“Never blame anyone in your life. Good people give you happiness. Bad people give you experience. Worst people give you a lesson. And best people give you memories.”
– Zig Ziglar, American Author, Salesman.
I was born in Toronto to a young couple who were still learning about who they were and how to navigate the world. At the time, their idea of what family meant was highly influenced by a centralized media narrative that was artfully designed around the perfect nuclear family. At the opposing side of this idealistic narrative was the reality of their real life experience in an unstable and dysfunctional family environment. Their parents, my grandparents, were ill prepared for navigating the world that was unfolding in the 1960s. Both my parents grew up in poverty and never had the opportunities to form strong relationships with their parents, peers and siblings. Needless to say, this volatile family experience made them vulnerable to the world.
Against this backdrop, I was born in Toronto and shortly after found myself being raised by a newly divorced, single mother whose trust in relationships (and arguably in people at large) had been permanently damaged. I was lucky though, my mom stopped at nothing to make sure I had the opportunity to see the world, get an education and know what unconditional love meant. My mom, who was very undereducated, always stressed the importance of an education and always made sure to define education as my ability to learn whatever I wanted. She gave me the confidence to pursue my ideas and the faith to believe I could succeed at anything I put my mind to.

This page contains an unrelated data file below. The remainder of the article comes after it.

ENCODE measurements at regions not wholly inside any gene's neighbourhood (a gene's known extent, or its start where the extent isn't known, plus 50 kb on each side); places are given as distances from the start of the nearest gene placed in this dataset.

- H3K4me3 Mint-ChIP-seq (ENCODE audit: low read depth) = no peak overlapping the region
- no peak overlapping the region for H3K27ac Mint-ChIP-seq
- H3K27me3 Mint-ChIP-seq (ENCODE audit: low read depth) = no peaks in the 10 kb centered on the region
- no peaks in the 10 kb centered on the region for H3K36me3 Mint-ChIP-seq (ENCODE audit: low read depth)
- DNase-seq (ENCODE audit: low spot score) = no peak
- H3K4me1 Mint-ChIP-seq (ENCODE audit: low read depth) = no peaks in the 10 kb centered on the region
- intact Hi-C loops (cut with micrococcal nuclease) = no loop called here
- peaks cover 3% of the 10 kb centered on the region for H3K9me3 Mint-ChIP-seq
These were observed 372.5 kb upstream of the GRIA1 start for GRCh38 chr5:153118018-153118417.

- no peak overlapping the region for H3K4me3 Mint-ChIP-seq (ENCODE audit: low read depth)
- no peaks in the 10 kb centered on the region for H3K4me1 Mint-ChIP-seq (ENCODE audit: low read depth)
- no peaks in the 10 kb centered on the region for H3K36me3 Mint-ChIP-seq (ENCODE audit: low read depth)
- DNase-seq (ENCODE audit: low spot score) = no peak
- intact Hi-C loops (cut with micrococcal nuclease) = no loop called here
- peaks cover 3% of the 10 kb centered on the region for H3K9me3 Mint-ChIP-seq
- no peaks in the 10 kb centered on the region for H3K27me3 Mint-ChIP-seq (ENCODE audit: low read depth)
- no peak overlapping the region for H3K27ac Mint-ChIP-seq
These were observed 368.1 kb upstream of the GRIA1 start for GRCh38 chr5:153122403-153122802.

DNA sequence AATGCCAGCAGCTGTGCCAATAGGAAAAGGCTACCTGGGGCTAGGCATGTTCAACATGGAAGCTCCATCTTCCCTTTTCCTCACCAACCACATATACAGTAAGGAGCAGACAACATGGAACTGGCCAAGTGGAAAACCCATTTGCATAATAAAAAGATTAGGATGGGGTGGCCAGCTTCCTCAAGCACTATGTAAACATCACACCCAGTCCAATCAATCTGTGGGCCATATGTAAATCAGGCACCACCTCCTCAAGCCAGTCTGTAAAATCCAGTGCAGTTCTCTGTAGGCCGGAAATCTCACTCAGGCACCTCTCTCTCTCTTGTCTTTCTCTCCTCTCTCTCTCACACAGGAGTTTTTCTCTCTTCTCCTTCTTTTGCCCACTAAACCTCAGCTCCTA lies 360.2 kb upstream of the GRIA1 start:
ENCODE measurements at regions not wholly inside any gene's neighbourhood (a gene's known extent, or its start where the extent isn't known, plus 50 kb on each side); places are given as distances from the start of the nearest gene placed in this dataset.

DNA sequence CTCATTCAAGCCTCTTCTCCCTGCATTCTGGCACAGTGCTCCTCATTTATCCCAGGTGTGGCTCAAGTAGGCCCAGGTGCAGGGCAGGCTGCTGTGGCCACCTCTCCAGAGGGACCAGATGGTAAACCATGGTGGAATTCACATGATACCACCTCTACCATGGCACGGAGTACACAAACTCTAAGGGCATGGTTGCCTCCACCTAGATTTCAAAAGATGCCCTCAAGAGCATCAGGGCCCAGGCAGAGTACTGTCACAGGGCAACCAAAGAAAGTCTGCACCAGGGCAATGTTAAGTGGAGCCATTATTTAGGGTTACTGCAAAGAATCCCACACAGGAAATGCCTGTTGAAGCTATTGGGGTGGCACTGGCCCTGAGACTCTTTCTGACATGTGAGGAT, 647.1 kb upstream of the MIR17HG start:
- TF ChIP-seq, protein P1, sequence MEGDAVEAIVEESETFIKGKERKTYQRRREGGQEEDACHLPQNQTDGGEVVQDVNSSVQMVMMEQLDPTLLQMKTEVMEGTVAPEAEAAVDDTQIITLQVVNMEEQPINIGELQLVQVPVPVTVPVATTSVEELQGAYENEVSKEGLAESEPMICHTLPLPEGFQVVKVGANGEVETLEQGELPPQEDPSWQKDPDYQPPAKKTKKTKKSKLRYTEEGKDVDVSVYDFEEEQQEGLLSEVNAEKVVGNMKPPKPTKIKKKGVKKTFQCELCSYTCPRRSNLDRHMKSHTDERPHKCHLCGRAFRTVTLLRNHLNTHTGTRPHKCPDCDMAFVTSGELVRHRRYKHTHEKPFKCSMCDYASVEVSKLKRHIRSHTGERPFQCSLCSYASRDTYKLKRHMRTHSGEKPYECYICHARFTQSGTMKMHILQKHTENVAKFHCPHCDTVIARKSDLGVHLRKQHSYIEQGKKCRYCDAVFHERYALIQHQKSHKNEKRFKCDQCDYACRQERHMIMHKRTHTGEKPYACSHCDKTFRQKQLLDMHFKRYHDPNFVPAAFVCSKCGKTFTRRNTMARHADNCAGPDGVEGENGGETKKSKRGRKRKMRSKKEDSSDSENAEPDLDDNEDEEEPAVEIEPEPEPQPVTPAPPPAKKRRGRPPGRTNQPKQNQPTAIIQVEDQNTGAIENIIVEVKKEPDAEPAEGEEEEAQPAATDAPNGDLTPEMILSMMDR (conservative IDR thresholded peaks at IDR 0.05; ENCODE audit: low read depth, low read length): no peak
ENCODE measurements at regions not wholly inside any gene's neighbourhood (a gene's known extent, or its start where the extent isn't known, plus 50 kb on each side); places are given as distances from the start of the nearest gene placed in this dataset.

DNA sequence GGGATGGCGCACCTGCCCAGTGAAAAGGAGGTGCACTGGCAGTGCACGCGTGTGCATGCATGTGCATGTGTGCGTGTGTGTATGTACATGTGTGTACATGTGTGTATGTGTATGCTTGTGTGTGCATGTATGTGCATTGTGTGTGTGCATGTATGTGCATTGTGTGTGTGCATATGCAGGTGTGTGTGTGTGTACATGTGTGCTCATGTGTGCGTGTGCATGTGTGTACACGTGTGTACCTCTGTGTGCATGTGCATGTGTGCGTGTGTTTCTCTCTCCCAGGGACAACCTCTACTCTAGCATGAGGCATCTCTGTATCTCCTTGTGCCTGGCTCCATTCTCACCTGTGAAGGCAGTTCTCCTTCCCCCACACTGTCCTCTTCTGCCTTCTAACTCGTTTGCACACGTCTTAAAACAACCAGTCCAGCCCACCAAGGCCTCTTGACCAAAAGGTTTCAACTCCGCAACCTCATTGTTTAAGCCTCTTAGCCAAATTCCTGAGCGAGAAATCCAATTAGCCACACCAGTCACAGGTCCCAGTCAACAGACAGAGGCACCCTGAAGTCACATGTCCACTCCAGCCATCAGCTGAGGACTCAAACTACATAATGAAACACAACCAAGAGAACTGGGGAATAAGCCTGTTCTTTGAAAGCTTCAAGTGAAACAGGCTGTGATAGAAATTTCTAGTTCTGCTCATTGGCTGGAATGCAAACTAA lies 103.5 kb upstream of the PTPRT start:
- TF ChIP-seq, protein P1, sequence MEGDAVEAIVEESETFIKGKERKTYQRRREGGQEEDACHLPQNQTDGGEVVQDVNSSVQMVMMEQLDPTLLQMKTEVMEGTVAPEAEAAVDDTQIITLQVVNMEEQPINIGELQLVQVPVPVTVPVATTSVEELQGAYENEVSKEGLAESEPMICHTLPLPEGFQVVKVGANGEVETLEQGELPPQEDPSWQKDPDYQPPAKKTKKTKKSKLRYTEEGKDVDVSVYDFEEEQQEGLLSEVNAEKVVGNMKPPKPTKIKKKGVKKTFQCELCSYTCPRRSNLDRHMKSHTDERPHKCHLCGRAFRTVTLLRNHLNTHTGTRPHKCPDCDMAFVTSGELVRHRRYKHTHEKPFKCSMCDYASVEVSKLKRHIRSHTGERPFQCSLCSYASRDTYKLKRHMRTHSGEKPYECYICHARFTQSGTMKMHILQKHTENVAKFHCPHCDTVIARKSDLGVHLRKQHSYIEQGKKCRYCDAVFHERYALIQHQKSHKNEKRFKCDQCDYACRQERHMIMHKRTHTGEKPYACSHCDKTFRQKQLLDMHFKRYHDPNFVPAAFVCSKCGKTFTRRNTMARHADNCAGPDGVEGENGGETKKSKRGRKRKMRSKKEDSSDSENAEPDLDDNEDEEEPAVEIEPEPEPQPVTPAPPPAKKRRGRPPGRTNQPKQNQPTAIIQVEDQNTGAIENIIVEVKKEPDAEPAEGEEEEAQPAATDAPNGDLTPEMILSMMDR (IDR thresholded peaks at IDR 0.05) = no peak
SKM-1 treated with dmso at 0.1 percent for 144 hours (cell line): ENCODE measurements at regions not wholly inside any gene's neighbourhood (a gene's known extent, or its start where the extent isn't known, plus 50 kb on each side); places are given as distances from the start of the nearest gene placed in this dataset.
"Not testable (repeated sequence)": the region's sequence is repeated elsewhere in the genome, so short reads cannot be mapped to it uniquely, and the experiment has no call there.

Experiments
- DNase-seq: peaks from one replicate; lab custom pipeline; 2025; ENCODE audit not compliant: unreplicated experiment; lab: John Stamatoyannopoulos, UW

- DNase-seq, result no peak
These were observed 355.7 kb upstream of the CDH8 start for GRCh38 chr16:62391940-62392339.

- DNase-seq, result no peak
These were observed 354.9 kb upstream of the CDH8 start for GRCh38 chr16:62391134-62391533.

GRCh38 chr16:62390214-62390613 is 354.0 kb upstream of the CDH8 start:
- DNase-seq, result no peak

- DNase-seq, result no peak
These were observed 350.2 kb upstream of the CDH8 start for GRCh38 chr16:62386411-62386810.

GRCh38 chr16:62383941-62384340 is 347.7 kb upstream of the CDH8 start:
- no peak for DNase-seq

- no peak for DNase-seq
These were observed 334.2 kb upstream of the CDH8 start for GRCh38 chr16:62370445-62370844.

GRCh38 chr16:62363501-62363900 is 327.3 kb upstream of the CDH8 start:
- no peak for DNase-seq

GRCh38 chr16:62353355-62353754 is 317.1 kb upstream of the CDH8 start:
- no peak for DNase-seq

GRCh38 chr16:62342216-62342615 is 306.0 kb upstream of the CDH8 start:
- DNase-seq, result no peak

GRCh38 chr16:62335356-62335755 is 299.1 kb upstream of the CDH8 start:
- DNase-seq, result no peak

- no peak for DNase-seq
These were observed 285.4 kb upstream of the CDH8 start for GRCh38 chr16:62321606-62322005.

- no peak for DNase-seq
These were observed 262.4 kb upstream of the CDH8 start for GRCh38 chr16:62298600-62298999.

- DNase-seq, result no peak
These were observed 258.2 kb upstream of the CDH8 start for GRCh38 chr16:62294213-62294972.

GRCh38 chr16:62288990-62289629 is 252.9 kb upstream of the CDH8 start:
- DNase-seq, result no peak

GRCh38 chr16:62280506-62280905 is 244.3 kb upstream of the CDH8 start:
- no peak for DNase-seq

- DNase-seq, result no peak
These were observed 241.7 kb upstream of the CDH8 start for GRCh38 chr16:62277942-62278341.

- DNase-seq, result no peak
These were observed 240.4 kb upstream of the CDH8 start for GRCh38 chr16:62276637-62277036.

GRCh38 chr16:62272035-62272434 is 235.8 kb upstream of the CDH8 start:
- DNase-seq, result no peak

My mom taught me how to use a library (which I would often visit on the way home from high school), she bought me my first computer when I was 6 years old with money she saved from her social assistance cheque, I got my first programming book when I was 12, and my first internet connection when I was 15 with a 56K modem. My mom sacrificed everything for me all while ensuring I had the confidence, love and support to navigate the world.
My father was not in my day to day life when I was growing up. He had moved to the other side of the country with his new family. I believe this was a tough decision for him and was not made without a heavy heart. Of course, as a young man growing up you need a father figure and for those earlier years of my life I resented him for leaving. Reflecting back, I realise I also resented not being able to grow up with my brothers and sister whom I would always think of but never had a real relationship with.
Ultimately I did have a father figure growing up though, my step father would step into the role and taught me many valuable lessons. He taught me how to skate, play hockey, baseball, he bought my first programming book and probably 10 or 15 computers over the years, he was there when I got into trouble and helped me get out of jams. Although we could sometimes fight like cats and dogs, I always knew he would drop everything to help me, and still would.
It would have been easy for me to be another statistic of the socially economically disadvantaged. My curiosity, willingness to try and fail, ability to understand how things work and relentless ambition to break out of my likely fate drove me to succeed where so many others fail.
This is how my life started.